Retail Observer

May 2020

The Retail Observer is an industry leading magazine for INDEPENDENT RETAILERS in Major Appliances, Consumer Electronics and Home Furnishings

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Page 41 of 67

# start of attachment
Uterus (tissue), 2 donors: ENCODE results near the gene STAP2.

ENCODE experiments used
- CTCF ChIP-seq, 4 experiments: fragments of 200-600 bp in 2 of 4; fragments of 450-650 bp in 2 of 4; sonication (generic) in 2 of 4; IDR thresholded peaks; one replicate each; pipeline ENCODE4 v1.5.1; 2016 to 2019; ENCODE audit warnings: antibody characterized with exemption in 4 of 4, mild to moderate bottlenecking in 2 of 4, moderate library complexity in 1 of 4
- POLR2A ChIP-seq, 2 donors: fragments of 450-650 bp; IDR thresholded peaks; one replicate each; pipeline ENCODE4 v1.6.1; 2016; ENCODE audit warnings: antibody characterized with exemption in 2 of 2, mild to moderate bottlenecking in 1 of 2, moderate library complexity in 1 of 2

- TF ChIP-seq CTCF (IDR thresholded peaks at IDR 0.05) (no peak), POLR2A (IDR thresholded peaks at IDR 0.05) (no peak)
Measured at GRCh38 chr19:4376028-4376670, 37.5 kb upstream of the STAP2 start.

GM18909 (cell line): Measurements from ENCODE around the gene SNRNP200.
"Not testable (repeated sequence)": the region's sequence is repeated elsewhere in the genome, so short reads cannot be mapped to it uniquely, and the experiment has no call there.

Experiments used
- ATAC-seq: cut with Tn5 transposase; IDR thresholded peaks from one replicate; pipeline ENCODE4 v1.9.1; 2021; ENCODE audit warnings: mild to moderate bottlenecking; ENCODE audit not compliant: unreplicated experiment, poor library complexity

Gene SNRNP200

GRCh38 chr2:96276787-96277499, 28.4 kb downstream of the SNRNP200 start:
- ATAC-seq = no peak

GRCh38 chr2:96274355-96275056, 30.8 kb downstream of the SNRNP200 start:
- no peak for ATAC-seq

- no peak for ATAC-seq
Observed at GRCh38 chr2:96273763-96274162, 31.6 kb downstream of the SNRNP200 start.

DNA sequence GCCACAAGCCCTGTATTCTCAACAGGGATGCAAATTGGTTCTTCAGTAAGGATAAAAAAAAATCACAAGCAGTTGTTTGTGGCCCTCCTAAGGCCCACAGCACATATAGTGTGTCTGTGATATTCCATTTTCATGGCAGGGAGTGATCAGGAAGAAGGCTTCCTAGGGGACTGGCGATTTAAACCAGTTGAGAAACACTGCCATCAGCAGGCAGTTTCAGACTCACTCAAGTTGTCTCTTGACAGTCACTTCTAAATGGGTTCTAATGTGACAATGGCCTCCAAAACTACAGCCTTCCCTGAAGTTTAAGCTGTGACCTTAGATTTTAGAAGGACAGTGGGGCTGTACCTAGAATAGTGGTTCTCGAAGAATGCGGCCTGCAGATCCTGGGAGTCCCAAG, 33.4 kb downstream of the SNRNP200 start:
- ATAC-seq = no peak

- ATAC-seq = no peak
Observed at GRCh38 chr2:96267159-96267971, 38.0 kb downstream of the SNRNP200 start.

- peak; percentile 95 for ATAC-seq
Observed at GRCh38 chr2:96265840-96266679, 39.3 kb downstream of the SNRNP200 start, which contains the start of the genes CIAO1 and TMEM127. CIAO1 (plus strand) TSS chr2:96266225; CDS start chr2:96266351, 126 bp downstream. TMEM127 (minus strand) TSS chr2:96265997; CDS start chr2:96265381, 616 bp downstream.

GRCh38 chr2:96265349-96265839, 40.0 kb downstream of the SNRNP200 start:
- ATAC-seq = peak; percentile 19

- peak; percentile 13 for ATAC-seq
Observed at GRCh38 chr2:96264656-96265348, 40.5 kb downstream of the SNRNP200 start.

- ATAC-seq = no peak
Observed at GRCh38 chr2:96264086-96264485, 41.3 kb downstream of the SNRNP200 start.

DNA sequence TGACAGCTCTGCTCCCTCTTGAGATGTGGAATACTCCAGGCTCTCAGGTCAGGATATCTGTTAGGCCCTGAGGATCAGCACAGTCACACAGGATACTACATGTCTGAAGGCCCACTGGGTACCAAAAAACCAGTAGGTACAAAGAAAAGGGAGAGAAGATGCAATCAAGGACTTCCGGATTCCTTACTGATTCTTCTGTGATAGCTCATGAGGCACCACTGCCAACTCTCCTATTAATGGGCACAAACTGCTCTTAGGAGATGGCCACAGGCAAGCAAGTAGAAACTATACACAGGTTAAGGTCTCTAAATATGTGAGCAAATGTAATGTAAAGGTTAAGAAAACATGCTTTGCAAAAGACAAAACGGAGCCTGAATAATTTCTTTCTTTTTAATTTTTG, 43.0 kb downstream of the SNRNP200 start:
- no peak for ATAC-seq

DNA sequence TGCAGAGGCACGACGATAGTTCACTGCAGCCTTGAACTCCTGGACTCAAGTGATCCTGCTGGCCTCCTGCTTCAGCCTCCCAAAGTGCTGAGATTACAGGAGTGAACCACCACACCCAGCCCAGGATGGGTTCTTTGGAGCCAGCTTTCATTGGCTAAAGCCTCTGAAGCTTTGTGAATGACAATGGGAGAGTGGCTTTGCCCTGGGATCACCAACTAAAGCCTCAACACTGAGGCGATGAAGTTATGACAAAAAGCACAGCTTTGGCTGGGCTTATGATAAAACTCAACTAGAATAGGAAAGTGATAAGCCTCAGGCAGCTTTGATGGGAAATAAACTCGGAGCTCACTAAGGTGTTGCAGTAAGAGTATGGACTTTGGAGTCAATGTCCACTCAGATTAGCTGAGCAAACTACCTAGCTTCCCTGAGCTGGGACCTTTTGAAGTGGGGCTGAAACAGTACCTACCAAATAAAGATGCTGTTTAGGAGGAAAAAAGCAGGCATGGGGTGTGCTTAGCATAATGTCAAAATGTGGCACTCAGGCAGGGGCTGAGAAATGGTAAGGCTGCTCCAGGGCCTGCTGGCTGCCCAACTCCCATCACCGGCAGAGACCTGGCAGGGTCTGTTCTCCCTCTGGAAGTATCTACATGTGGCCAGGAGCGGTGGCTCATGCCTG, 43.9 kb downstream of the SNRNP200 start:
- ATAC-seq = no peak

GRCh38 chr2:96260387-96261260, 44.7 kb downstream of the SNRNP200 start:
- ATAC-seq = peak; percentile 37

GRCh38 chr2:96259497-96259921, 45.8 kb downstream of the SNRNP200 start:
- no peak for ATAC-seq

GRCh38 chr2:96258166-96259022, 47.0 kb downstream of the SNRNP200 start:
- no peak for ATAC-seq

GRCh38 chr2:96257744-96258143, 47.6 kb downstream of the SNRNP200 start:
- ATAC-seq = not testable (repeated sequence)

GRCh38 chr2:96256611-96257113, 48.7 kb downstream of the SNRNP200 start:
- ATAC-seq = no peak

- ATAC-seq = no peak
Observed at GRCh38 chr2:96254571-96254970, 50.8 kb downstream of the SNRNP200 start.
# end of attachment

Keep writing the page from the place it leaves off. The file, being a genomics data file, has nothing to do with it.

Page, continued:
RETAILOBSERVER.COM MAY 2020 42 I n a recent strategy session with a leadership team, someone asked, "In a team of high achievers, how can we create opportunities for innovation?" It's a wonderful question. Life's high-achievers are in the habit of succeeding. When we're used to success, accepting the risks that come with innovation can be harder, because risks invite failure. People who study innovation call it "the paradox of risk-taking." Thinking about achievers and innovation, I remembered how strong the culture is at this particular business. And then the answer suddenly came: the way your team formulates questions will go a long way toward defining your culture and your outcomes. Let me explain. Curiosity is the prelude to discovery. Curiosity is also a powerful catalyst for organizational awareness. Asking the right questions starts a quest. The word quest reminds me of the Knights of the Round Table, whose lives were dedicated to venturing into the unknown. We grow in the direction of our questioning and curiosity. Questions create growth in people and organizations. It's why retreats, whiteboard sessions and brainstorming exercises are so powerful. Taking time to reflect, wonder, question and revitalize is one of the best investments you can make for your business. The questions you're asking define your culture. Disruptive questions can wake up a stuck or stagnant organization. People-centric questions help us refresh the humanity of our culture and our customer experiences. Deep, foundational questions can create positive directions for older firms and startups. What kinds of questions should you be asking? If you're asking finger- pointing questions like "Why is this customer unhappy and who's responsible?" you risk creating a fear-based organization that spends way too much time playing the blame game. But if you're regularly hearing questions like "In what ways are we delighting our customers?" or "Our NPS scores are down – do we have a blind spot in our value proposition, or maybe a customer service issue?" – it's a lot more likely that you have a healthy organization with a vibrant growth mindset. Socrates said, "The unexamined life is not worth living." Let's add a corollary: "The unexamined business is unlikely to thrive." An evolved business is ever-curious – constantly looking at how it can become better, where it can learn, and how it can better serve its people. Evolved businesses spend more time on deep questioning than just asking the quick-and-easy questions. The better the questions, the more likely they will yield growth-producing insights. Here are some tools and approaches that will help you ask better questions: • "Question storming" sessions. Instead of brainstorming a particular issue, ask the team to generate as many relevant questions as possible. The best questions invite open-ended responses – they often start with "What if…" or "How could we…" • Stay curious. Stay enrolled as a student of your business, your market, your products and your customers. Leaders should model humble questions and adopt a "beginners' mind" attitude whenever possible. This encourages a culture of curiosity. • Look outside-in. Lean into the wisdom of your customers. Ask them questions about what you're doing for them and how you might improve. You'll learn more about how you can serve them by asking open-ended questions about their desires and needs. • Catalyze your questions. Leverage and identify the "catalytic questions" that hold the greatest potential for disrupting the status quo. When leaders set the example by asking deep questions, they give the team members permission to do the same. This cultivates a culture of learning, curiosity and inquiry that helps the organization stay aligned, agile and on a constant growth track. Adopt this uncommon approach and your organization will be all the better for it. By understanding the kinds of questions your organization is asking, you can understand what makes your culture tick. Show me the types of questions your people are asking, and I'll show you your culture. Curiosity is life-affirming, because when we keep asking, we keep growing. Your approach to your curiosity can be life-defining. And it works for individuals and organizations alike. When you're being challenged, the path of your curiosity will show you the direction to the light at the end of the tunnel. For the past 25 years, Steve has served as an advisor and consultant on brand strategy, organizational life, and humanized marketing strategy. He has worked with companies such as Samsung, Habitat for Humanity, New Balance, Sony, LG, Amazon, NFL and MLB franchises and is a regular speaker for TEDx, Creative Mornings, CES, HOW Conference, Social Venture Network, American Marketing Association, and AIGA conferences. Steve has published two books, Brand Love and Loyalty and Humanizing the Customer Journey, as well as a forthcoming book, The Evolved Brand: How to Impact the World Through the Power of Your Brand. He has been featured in Business Week, Brand Week, Ad Age, Conscious Company Magazine, MarketingProfs, and HOW magazine. Steve leads his own brand and business strategic consultancy, Mth Degree. Contact:, 619-234-1211 or RO Steven Morris On Brand BETTER QUESTIONS, BETTER BRAND

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